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The random-number technique for embedded systems

Posted: 16 May 2008 ?? ?Print Version ?Bookmark and Share

Keywords:embedded systems security? random numbers? clock cycle?

In generating random numbers for embedded systems, developers can use a 16bit MCU that keeps all signals internal, making it a cheaper, more secure alternative to expensive analog hardware.

An MCU's random-number generation capabilities are enabled by a dual-clock chip architecture. A very low-frequency oscillator (VLO) and digitally controlled oscillator (DCO) are two independent clock systems, and the timing differences between them can be exploited to generate a stream of random bits.

The speed of the VLO can be reduced below that of the DCO. A timer can then be configured to count upward, with the DCO as its source clock, triggering a capture on the next VLO low-to-high transition. This capture will record the number of DCO clock cycles in one VLO clock cycle. Because of the variance of the clock sources, each capture will result in similar, yet slightly different, amounts of DCO clocks counted per VLO cycle. This difference is the source of the random number.

Using the timer peripheral for gathering random LSBs, a designer can achieve ultralow power consumption by keeping the CPU off during each capture cycle. The CPU is needed only briefly to shift the LSB into a memory location.

TI's MSP430 clock system allows designers to incorporate feedback methods that can improve the performance of the algorithm.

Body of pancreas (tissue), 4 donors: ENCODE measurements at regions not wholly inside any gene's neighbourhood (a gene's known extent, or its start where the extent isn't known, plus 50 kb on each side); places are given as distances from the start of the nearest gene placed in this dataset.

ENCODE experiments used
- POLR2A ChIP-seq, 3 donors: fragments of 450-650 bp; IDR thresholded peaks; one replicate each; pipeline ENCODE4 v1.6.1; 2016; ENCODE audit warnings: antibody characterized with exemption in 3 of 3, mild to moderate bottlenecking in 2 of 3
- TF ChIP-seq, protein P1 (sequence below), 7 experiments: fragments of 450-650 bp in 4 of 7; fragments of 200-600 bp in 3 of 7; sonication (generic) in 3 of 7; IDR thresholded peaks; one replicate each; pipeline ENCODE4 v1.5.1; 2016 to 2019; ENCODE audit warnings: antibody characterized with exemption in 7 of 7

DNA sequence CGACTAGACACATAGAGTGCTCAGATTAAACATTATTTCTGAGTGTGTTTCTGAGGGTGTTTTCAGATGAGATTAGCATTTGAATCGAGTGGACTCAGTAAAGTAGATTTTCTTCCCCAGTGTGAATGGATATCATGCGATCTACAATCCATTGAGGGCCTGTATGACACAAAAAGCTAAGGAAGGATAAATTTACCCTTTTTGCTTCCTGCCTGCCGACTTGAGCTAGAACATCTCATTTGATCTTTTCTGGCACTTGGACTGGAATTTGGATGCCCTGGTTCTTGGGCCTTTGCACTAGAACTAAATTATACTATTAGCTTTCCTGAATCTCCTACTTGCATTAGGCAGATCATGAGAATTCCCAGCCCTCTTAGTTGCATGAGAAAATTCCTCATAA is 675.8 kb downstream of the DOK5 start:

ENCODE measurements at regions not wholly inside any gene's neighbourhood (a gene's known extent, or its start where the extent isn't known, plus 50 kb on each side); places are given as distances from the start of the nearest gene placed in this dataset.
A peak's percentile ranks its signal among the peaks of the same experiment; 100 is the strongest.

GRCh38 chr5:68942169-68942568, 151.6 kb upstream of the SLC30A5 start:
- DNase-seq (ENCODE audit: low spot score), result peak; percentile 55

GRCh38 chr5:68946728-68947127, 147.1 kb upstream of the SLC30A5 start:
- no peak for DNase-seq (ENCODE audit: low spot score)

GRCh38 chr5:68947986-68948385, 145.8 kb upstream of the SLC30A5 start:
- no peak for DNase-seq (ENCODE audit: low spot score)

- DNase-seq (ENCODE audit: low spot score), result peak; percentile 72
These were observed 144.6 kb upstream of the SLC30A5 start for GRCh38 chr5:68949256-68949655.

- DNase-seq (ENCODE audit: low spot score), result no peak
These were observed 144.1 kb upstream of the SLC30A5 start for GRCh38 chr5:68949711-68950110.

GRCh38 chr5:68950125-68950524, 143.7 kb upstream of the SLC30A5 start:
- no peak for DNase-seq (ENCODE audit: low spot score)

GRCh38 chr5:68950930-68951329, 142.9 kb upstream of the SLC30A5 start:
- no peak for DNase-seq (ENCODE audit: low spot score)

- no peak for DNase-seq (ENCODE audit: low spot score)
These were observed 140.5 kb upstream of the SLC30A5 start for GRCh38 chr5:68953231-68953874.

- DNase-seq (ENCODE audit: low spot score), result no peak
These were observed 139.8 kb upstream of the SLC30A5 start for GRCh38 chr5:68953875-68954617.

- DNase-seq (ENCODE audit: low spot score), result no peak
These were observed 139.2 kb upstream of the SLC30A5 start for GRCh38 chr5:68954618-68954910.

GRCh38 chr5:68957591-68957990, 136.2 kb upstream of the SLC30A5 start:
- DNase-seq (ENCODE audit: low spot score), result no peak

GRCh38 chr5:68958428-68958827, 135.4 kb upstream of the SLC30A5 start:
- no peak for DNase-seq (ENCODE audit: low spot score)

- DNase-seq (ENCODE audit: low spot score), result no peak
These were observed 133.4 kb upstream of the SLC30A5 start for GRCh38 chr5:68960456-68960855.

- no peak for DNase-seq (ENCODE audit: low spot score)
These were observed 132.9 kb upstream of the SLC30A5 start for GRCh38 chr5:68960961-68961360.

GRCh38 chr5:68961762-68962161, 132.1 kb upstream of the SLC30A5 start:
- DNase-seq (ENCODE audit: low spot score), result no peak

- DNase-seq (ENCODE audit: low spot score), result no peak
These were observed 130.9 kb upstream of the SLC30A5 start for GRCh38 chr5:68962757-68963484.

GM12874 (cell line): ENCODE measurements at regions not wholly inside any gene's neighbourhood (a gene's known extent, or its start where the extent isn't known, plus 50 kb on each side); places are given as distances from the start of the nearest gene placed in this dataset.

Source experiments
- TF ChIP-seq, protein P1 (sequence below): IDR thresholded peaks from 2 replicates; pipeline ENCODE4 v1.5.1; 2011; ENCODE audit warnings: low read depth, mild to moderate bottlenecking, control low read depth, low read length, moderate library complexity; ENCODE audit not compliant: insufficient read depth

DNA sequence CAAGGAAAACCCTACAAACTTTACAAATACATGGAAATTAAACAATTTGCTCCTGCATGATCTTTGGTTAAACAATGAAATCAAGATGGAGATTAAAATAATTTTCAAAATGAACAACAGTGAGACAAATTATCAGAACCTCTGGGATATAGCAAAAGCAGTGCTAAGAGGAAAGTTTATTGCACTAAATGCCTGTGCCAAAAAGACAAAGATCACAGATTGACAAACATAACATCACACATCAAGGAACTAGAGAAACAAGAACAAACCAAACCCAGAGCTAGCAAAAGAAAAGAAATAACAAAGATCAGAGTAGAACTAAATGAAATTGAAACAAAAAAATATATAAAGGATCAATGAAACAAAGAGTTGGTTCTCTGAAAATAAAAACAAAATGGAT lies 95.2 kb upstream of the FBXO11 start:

The first feedback mechanism is that the DCO is sped up slightly after each sampled bit. After each bit, the clock control register has the number five added to it. Although any number could be used, it was found that five caused a large enough step change to vary the DCO significantly with respect to the VLO.

Each time an LSB is shifted, the two previously sampled random bits are XORed into the divider bits of the clock control register (CCR). These bits control the divider used for the VLO before it reaches the timer, while also changing the relationship between the VLO and DCO as measured by the timer.

Finally, each resultant bit is due to a majority vote of five loops, each of which generates its own LSB from the CCR, but the majority vote of five is used to select the final resultant bit. Using this method, the MCU can generate a continuous stream of random bits using very little power. This bit stream could be used to create random numbers or, if modifications to a running application's clock structure are not desired, to generate an initial seed for a pseudorandom-number generator.

Using this method, the MCU can generate a continuous stream of random bits using very little power.

With this technique, it's possible to generate a stream of bits that can pass the FIPS 140-2 randomness test. That makes it useful for applications that require random numbers, especially as wireless technologies become more prevalent.

- Lane Westlund
MSP430 Tools Software Engineer
Texas Instruments Inc.





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